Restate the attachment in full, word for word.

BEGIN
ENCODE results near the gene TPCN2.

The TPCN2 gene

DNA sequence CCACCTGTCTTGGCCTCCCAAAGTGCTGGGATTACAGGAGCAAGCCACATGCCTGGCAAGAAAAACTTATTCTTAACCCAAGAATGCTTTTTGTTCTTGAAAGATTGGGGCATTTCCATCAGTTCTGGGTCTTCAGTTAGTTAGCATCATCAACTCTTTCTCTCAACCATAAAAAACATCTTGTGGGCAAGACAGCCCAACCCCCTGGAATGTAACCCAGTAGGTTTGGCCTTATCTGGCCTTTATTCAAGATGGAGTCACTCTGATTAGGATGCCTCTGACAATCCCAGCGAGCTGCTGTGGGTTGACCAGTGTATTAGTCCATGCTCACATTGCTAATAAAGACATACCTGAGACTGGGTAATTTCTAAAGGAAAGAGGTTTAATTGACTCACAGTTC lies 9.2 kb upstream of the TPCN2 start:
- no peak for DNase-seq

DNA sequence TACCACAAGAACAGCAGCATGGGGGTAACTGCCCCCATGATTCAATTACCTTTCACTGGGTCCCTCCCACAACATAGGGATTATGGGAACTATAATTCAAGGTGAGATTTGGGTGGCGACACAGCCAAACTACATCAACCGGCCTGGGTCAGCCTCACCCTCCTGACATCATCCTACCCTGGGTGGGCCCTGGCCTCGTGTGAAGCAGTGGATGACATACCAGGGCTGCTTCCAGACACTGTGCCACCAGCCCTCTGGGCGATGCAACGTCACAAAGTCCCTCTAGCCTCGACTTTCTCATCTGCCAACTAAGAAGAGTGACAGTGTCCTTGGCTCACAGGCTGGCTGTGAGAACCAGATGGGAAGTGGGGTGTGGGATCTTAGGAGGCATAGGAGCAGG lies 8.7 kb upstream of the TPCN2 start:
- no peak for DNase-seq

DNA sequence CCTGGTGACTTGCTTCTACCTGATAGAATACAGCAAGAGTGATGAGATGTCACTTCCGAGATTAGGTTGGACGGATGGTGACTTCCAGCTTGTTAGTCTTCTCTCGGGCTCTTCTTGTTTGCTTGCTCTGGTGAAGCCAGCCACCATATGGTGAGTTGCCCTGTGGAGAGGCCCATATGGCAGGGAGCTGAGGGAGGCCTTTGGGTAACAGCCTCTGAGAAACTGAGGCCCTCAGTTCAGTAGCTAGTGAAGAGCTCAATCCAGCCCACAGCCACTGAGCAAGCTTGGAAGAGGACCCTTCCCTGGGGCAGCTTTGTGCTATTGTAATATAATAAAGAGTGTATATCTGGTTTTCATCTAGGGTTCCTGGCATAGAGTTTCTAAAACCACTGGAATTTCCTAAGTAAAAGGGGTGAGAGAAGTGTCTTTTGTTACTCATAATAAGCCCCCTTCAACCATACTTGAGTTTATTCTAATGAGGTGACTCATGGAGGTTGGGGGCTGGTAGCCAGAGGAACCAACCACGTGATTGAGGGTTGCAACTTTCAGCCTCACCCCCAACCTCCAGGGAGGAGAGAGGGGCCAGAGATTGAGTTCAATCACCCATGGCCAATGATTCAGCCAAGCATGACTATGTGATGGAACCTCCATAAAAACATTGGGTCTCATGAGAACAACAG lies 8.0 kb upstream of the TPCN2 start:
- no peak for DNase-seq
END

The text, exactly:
ENCODE results near the gene TPCN2.

The TPCN2 gene

DNA sequence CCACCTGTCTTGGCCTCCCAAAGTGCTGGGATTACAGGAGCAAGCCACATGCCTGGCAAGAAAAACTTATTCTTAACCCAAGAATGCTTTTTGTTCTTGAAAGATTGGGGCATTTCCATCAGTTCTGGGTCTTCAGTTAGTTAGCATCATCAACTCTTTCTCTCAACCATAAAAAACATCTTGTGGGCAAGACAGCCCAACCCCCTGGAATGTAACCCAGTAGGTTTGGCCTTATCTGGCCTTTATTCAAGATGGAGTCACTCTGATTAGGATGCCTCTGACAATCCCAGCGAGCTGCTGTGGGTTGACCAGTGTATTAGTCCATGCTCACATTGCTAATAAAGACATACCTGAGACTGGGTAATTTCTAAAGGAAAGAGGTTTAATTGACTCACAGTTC lies 9.2 kb upstream of the TPCN2 start:
- no peak for DNase-seq

DNA sequence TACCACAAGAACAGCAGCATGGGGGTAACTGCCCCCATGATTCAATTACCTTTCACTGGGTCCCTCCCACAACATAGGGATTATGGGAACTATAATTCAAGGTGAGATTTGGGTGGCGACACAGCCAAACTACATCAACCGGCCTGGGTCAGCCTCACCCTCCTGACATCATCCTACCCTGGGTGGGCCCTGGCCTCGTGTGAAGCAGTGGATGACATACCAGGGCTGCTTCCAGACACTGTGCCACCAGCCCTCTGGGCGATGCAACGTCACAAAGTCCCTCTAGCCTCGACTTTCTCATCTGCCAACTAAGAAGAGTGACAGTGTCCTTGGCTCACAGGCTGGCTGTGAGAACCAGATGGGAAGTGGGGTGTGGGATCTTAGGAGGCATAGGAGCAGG lies 8.7 kb upstream of the TPCN2 start:
- no peak for DNase-seq

DNA sequence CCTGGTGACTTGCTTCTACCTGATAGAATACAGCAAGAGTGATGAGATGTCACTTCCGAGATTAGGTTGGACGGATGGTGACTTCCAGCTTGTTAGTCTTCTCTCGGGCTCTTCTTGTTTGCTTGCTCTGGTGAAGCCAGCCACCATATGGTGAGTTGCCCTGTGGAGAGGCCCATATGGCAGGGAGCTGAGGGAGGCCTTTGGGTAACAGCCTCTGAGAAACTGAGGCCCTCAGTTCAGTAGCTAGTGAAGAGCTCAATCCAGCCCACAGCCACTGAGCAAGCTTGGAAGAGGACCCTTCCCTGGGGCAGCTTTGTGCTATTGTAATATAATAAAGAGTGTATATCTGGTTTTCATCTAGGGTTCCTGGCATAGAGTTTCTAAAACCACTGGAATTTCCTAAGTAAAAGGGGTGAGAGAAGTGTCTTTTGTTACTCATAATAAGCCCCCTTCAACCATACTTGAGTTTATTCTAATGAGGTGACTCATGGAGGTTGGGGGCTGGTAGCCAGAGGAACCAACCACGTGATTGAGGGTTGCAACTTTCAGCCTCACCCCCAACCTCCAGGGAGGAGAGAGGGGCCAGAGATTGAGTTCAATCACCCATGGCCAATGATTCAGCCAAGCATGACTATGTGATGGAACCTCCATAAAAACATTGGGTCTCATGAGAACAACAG lies 8.0 kb upstream of the TPCN2 start:
- no peak for DNase-seq